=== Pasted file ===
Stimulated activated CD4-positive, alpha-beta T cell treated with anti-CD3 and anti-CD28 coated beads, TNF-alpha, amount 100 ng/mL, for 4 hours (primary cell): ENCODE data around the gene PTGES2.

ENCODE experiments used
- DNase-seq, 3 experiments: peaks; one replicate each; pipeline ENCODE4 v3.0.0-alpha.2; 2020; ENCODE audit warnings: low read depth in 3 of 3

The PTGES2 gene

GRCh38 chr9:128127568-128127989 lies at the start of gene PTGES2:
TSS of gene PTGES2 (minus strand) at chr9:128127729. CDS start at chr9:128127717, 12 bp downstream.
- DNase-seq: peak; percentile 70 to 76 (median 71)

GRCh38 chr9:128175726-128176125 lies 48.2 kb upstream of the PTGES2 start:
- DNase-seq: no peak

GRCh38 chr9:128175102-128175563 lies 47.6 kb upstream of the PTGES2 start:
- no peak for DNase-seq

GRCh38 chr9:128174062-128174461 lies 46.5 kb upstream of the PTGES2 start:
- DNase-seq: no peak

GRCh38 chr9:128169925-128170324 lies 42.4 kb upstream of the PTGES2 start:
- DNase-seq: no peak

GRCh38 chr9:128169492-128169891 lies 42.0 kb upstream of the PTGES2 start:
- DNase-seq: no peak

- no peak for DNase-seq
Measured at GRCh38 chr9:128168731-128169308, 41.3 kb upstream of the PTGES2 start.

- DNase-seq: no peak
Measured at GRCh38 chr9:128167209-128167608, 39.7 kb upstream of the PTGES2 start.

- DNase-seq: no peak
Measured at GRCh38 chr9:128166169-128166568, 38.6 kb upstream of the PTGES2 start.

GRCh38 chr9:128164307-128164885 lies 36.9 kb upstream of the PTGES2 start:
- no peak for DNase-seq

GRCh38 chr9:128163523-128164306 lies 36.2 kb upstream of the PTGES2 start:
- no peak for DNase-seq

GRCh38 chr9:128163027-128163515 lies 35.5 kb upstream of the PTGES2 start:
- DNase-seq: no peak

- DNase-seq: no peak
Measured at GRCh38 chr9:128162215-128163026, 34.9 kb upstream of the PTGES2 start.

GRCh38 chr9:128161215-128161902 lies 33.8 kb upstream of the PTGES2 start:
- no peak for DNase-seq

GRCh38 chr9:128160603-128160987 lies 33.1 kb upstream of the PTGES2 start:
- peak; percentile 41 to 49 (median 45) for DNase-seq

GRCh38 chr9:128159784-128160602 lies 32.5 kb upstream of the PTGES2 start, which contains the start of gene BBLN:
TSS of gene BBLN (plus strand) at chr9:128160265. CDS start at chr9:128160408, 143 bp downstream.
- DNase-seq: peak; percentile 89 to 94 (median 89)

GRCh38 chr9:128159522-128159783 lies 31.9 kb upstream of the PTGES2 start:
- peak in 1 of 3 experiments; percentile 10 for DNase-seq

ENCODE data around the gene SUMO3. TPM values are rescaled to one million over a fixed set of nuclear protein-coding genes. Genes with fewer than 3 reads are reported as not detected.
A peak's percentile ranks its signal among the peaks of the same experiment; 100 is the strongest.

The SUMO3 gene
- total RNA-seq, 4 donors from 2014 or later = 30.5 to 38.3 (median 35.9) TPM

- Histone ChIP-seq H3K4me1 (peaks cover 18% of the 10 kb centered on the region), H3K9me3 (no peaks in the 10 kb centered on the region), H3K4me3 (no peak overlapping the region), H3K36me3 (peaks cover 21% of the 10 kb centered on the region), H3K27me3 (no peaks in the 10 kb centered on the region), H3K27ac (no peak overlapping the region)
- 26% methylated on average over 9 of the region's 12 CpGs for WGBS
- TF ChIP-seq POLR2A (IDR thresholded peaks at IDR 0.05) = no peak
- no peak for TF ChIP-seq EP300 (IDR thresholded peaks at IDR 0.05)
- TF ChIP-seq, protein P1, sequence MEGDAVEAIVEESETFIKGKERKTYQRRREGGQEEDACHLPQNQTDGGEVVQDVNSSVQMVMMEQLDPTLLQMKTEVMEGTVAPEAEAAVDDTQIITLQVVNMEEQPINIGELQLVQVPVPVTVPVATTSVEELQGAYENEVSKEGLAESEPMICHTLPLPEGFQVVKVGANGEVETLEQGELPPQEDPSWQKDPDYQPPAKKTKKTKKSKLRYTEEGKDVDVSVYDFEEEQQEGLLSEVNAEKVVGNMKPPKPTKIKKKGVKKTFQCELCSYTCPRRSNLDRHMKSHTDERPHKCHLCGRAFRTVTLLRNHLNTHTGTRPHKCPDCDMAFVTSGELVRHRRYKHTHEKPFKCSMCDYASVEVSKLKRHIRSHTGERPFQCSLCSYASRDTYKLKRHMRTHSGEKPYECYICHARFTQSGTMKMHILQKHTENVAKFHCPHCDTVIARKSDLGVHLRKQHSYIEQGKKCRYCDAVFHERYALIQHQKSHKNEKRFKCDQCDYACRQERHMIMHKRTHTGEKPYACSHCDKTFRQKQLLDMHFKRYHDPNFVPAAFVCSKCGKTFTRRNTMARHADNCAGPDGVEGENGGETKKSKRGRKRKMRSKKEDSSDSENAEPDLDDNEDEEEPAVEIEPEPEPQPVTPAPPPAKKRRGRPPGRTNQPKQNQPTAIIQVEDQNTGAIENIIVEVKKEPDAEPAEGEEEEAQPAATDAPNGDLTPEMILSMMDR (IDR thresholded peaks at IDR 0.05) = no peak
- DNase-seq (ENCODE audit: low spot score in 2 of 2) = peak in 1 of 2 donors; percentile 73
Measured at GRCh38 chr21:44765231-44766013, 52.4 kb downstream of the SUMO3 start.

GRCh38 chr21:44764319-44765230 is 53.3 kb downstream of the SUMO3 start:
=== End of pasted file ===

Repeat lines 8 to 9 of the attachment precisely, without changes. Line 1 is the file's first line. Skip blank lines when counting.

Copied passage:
GRCh38 chr9:128175726-128176125 lies 48.2 kb upstream of the PTGES2 start:
- DNase-seq: no peak